From Iceland — Music You Can Sit To

Music You Can Sit To

Published November 1, 2013

Music You Can Sit To

As the set continues Hausswolff and her band prove themselves masters of texture, which ranges from ominous, to somber, and finally hopeful. They’re not in a hurry to get there though. They know a journey is in the traveling, not the destination. I have chills.

I’ve never been to Gamla Bíó before. Apparently it was originally built as an opera house, and this you can see immediately. On the ground level there is seating for roughly 200 – these seats areclearly quite old, lacking the springiness of modern theatre seats, which has its charm. Then there’s a balcony where there is standing room and additional seating. As the night wore on, as if in nod to fabled opera houses of old, patrons took advantage of the balconies to have their own loud conversations to compete with the performers. Some things turn full circle.

There is one thing I must preface this review with. Last year Anna Von Hausswolff‘s Ceremony got my attention when it was picked by Iceland-based music web startup Gogoyoko as their album of the year. You know one thing that people don’t say? “Oh no, another epic church pipeorgan band.” That’s because I can’t think of a single other one. That’s what impressed me most with with Ceremony. It’s got such a fresh approach. While I assume I can see why many of the other bands were put on the same bill, unfortunately “bands you can sit down to” is not a unifying genre, nor did the bands have a common allure. So when I went to the venue where Anna Von Hausswolff was playing, it’s because I wanted to hear something something totally sweet (as in awesome, not tender). So while the other bands were all great at what they do, unfortunately not all of them spoke my language, so to speak. The first half of the night was nice, but entirely  uninteresting to me. The bands completely lacked the edge I seek in music.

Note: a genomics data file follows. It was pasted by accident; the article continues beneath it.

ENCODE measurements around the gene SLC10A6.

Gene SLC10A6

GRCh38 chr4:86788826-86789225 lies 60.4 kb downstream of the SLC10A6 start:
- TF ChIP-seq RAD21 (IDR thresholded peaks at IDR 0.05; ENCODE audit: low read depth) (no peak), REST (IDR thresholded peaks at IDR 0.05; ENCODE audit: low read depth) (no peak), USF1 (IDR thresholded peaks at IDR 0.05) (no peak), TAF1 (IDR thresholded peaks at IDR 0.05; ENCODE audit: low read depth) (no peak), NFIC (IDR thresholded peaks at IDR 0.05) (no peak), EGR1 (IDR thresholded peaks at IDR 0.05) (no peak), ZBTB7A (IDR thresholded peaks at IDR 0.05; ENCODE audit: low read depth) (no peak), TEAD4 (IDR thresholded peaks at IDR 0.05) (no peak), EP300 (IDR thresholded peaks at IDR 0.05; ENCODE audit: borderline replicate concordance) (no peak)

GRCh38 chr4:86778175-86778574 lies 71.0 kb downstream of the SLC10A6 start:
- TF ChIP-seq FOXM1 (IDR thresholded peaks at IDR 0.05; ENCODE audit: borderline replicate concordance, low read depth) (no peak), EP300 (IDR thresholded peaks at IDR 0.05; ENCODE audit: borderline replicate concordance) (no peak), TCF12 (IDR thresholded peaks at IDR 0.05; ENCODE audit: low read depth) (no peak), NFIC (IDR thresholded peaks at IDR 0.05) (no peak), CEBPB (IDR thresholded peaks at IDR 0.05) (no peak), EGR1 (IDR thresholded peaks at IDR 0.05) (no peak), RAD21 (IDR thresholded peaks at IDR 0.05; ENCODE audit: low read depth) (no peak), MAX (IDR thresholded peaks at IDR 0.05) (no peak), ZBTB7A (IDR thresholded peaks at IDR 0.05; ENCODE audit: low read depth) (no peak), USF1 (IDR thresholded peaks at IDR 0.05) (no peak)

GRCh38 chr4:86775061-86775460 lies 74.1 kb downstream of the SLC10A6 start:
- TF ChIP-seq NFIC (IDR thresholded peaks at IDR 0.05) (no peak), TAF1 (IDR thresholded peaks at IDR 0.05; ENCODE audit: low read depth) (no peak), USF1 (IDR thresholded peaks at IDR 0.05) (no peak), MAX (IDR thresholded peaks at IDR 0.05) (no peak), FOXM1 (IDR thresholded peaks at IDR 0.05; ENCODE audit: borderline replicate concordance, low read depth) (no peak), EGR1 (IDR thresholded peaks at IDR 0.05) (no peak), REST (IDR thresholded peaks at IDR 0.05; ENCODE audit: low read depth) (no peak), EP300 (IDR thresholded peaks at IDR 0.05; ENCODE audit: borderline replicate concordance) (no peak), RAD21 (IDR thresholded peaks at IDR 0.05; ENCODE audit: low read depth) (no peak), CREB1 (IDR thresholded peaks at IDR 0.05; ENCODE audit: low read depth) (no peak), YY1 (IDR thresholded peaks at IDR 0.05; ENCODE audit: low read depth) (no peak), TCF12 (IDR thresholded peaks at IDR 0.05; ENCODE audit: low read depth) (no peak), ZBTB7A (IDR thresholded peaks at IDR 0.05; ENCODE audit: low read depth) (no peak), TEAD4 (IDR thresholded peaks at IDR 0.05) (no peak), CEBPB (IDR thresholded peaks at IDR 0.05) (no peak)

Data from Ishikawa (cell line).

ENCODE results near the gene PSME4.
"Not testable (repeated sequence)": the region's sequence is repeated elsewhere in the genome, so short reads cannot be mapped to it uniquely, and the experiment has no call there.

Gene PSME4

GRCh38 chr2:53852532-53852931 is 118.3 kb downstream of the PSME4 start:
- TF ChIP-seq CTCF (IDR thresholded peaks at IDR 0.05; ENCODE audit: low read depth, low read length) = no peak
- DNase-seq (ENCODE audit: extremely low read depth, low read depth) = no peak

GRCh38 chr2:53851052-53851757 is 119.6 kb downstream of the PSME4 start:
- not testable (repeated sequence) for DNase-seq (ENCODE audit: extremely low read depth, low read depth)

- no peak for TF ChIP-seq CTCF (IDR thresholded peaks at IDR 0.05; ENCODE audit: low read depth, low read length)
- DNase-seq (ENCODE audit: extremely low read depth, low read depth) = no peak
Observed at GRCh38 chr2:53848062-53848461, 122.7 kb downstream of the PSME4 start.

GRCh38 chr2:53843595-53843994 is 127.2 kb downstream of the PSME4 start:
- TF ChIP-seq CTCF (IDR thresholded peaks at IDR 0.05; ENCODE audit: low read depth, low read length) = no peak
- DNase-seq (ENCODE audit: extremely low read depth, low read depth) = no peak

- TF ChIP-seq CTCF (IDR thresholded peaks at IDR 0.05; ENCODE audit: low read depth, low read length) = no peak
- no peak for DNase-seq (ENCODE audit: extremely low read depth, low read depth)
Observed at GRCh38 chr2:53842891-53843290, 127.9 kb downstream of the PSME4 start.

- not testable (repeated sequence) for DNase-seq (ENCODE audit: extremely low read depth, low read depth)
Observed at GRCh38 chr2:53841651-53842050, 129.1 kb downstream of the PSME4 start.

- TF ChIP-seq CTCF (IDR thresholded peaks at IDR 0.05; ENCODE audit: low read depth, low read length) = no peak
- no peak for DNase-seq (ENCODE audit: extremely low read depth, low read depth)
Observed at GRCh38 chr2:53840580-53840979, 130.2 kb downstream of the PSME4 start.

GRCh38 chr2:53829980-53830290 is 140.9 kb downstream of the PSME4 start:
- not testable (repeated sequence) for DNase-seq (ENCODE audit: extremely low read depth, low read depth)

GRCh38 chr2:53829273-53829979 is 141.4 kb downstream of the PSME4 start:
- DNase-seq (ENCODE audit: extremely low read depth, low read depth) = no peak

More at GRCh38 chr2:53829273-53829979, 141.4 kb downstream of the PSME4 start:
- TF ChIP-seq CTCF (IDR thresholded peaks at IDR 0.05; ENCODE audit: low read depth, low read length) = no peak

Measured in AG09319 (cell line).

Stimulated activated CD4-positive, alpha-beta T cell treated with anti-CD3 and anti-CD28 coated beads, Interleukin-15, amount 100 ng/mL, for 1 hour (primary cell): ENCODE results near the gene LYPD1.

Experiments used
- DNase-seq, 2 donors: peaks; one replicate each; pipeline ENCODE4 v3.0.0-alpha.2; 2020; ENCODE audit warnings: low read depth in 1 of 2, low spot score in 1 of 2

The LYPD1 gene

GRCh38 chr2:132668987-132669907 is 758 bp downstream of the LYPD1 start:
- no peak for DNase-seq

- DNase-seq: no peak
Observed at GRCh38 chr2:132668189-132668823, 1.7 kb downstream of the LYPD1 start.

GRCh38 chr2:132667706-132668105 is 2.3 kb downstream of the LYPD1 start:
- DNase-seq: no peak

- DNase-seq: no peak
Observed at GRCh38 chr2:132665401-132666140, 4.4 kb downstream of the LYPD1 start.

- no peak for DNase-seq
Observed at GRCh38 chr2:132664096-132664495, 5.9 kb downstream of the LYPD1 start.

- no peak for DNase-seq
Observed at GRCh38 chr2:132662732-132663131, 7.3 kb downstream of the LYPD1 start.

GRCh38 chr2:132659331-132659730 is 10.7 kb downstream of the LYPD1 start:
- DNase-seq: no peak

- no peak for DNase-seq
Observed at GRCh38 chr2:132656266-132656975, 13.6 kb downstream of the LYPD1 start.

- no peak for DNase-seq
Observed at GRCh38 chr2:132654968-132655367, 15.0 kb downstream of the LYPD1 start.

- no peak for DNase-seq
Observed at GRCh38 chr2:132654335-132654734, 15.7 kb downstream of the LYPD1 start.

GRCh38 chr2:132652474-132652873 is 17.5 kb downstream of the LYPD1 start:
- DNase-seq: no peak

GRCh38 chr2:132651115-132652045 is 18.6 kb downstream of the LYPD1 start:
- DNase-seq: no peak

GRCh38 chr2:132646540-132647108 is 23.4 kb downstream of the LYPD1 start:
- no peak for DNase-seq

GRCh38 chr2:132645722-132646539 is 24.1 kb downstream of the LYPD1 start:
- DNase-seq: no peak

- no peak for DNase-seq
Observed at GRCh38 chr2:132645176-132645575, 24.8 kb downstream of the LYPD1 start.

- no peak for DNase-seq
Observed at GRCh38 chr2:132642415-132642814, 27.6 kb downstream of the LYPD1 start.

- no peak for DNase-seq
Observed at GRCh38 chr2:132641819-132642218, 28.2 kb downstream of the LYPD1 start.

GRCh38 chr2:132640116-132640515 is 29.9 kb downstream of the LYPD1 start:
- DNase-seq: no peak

1860 are a feel-good, easy-listening folk rock group replete with whoa-whoa choruses and clap-along breakdowns.

Opening a night at 7:10pm can be a tough prospect. People are eating. People are saving themselves for a long night. People are still at off-venue shows. I arrived in the middle of their first song (because I’d mixed up Gamla Bíó with Tjarnabíó, d’oh!), but to this band’s credit by the time I got there most of the seats were already full. That’s an impressive feat.